Finally, as you work the process of backward design to develop the experiences you want to provide to your students come August, please consider how you can create a class climate that embraces diversity, promotes equity, and creates an inclusive environment. We simply must acknowledge and support the necessary conversations that will inevitably occur in all of our courses, in order for each student, faculty member and staff member to support the university’s mission.
These themes will be integrated into the Center for Teaching Excellence programs this summer. There will be lots of opportunities for you to discuss and think through the design process with your peers, and examine ways we can promote equitable outcomes and transformative experiences for our students. Other events and programs are being planned including some exciting collaborative work, funded by the Mellon Foundation, involving the Lied Center and several campus offices, that centers on the work of visiting performing artists.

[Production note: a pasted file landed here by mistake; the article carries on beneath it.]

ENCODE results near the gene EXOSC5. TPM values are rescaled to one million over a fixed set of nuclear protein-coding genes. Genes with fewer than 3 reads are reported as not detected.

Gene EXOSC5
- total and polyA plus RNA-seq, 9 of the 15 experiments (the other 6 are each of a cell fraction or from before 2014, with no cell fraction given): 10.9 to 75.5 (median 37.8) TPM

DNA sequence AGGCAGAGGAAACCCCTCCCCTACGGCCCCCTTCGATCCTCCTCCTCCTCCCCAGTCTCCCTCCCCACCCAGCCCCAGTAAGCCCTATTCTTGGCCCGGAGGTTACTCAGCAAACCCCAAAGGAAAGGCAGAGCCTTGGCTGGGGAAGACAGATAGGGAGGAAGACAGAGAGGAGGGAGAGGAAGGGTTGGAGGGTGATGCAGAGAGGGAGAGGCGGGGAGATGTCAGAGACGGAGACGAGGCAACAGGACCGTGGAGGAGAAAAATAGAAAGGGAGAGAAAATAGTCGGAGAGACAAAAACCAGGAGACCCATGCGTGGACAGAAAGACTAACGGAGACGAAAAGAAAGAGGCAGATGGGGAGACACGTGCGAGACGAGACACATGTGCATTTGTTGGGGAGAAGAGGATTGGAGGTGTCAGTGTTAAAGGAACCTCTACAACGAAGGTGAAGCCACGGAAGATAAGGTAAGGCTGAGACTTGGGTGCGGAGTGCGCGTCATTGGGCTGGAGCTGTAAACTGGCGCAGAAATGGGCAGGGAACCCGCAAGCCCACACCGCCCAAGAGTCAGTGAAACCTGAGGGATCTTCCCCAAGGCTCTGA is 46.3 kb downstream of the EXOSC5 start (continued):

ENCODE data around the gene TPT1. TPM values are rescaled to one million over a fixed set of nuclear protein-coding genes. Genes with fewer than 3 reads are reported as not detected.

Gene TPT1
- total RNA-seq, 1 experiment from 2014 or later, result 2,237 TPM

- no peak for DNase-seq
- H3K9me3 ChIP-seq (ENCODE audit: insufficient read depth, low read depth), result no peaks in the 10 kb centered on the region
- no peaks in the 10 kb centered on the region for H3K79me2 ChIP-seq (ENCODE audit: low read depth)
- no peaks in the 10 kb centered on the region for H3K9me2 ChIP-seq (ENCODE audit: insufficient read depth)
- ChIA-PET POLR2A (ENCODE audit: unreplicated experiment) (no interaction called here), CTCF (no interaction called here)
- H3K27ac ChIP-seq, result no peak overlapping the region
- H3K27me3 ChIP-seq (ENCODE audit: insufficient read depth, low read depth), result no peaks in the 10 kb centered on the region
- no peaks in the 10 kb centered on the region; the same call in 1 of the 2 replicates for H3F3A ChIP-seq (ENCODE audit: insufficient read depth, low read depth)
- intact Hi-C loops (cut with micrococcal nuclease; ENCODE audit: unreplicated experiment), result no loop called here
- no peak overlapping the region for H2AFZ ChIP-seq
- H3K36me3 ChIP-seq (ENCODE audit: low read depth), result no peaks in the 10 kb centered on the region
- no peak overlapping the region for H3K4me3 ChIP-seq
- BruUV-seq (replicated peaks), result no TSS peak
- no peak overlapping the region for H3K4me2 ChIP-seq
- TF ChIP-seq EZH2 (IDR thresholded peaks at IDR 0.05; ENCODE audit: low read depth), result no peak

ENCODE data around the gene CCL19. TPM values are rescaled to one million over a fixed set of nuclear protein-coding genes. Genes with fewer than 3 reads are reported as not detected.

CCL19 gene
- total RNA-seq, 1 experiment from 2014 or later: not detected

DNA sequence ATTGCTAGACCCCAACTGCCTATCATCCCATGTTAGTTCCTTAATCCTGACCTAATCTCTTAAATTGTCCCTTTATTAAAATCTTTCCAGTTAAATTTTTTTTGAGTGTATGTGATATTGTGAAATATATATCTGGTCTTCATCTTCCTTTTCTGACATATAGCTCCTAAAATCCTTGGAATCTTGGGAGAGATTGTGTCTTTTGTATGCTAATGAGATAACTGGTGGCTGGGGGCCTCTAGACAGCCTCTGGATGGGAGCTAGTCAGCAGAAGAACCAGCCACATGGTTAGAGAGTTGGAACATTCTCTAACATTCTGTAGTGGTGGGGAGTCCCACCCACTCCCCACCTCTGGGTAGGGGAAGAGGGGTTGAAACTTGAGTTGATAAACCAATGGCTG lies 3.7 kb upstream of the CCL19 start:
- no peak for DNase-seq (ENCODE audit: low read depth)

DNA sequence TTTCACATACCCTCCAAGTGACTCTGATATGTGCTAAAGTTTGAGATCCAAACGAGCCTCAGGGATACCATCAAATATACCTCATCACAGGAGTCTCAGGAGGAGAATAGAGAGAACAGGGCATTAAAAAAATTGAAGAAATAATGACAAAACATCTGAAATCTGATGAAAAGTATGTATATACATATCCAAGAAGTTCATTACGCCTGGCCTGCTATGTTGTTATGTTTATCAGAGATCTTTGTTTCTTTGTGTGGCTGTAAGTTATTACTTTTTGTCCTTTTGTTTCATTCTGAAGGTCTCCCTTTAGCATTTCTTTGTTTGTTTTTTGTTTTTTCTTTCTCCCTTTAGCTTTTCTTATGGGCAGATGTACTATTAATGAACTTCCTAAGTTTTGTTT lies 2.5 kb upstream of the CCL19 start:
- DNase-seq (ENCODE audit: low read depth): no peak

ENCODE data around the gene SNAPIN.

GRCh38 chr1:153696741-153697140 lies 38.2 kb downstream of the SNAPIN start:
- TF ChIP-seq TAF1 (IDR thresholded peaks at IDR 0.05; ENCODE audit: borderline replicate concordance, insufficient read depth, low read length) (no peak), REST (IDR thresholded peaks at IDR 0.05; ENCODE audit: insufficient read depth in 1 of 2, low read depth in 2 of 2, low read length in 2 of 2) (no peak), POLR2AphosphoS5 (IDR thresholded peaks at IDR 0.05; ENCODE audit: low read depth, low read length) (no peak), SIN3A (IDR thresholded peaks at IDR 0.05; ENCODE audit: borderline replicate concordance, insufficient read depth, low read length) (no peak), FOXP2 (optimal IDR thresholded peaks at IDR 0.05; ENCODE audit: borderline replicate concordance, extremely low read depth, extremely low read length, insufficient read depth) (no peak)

Please join me in recognizing and thanking all who are spending countless hours leading the charge to organize, develop and provide support for learning and teaching. First, I want to thank our team who lead the transition to remote learning and teaching starting in late February. This group includes Chris Brown, Laura Diede, Dea Greenhoot, Doug Ward, Robert Tonnies and Ben Wolfe. As we move to blended learning. they have recently been joined by Michelle Carney, Stuart Day, Rick Ginsberg, Sharon Graham and Neal Kingston. Thanks also go to the faculty consultants, all the staff in many offices such as the Center for Teaching Excellence, the Center for Online and Distance Learning, KU Information Technology Educational Technology Support, KU IT on the Edwards Campus, and all the members of our newly formed Design teams for learning and teaching, faculty success and student success, as well.